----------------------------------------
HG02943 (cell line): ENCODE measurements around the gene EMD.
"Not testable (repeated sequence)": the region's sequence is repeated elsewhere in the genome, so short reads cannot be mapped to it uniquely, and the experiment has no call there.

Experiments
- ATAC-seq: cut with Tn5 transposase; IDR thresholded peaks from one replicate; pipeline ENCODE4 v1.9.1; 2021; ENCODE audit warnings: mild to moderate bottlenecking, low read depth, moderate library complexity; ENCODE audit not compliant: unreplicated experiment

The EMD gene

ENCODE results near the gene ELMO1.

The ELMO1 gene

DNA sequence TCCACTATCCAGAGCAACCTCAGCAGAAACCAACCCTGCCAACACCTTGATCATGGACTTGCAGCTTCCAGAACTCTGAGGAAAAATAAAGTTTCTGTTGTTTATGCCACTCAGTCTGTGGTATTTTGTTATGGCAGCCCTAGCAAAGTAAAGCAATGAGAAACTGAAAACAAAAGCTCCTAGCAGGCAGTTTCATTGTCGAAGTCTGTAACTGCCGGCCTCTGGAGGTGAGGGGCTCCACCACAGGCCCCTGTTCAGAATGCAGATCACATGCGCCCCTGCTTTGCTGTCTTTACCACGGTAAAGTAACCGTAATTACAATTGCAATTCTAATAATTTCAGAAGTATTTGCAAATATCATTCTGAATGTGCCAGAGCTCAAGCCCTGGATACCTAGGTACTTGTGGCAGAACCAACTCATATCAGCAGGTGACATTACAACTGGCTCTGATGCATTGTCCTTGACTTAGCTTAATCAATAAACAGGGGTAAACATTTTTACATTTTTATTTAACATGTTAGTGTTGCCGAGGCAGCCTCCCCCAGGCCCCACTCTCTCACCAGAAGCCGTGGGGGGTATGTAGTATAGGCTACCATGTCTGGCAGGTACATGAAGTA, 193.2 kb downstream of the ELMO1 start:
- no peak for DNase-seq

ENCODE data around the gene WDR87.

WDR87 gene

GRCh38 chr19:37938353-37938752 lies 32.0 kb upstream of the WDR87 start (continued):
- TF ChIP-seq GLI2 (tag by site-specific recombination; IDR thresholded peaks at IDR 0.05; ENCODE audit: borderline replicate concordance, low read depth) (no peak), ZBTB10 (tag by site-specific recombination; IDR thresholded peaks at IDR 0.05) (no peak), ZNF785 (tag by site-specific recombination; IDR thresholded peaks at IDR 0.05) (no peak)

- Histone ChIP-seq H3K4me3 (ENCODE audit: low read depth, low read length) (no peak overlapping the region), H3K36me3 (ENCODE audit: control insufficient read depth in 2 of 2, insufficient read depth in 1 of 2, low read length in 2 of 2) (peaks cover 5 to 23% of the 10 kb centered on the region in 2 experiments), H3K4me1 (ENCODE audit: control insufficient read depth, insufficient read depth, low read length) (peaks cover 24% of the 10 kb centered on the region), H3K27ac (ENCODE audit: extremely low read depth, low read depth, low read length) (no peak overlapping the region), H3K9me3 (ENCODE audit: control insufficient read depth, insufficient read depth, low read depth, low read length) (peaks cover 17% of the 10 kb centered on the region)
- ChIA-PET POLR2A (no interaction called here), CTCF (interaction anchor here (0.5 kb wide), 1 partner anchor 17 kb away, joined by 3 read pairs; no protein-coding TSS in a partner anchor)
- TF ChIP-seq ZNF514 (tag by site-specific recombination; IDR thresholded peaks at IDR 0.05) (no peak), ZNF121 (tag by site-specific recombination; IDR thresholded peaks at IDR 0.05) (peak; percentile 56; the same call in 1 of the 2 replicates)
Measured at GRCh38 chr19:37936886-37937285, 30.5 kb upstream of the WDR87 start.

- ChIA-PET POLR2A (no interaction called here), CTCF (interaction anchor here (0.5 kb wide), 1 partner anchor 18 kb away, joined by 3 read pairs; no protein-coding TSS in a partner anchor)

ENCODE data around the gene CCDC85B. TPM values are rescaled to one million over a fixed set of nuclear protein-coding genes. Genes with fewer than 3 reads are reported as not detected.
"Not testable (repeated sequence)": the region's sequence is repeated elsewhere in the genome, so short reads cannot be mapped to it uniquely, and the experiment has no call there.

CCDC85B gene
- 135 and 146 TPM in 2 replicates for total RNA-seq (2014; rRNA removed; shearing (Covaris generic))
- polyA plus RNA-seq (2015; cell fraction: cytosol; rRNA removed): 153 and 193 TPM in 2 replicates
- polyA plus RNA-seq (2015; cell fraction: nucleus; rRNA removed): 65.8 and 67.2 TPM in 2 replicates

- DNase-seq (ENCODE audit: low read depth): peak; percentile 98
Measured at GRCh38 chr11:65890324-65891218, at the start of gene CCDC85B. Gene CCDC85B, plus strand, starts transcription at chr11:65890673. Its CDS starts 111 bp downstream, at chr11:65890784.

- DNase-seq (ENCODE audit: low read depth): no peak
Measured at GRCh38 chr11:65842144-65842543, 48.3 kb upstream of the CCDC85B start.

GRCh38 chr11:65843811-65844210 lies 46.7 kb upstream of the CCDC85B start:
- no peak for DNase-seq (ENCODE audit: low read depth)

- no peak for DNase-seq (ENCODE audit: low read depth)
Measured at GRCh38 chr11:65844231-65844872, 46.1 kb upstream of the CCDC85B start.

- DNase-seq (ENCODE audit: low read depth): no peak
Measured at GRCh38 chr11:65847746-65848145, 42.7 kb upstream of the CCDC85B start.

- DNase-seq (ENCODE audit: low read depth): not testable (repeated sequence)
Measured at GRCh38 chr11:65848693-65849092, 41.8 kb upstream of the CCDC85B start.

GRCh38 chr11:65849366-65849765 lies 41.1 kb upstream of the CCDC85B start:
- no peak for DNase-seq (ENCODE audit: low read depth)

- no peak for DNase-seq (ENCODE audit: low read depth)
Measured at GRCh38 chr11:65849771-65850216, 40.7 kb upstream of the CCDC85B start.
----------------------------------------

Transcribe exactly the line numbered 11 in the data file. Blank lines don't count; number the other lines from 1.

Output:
WDR87 gene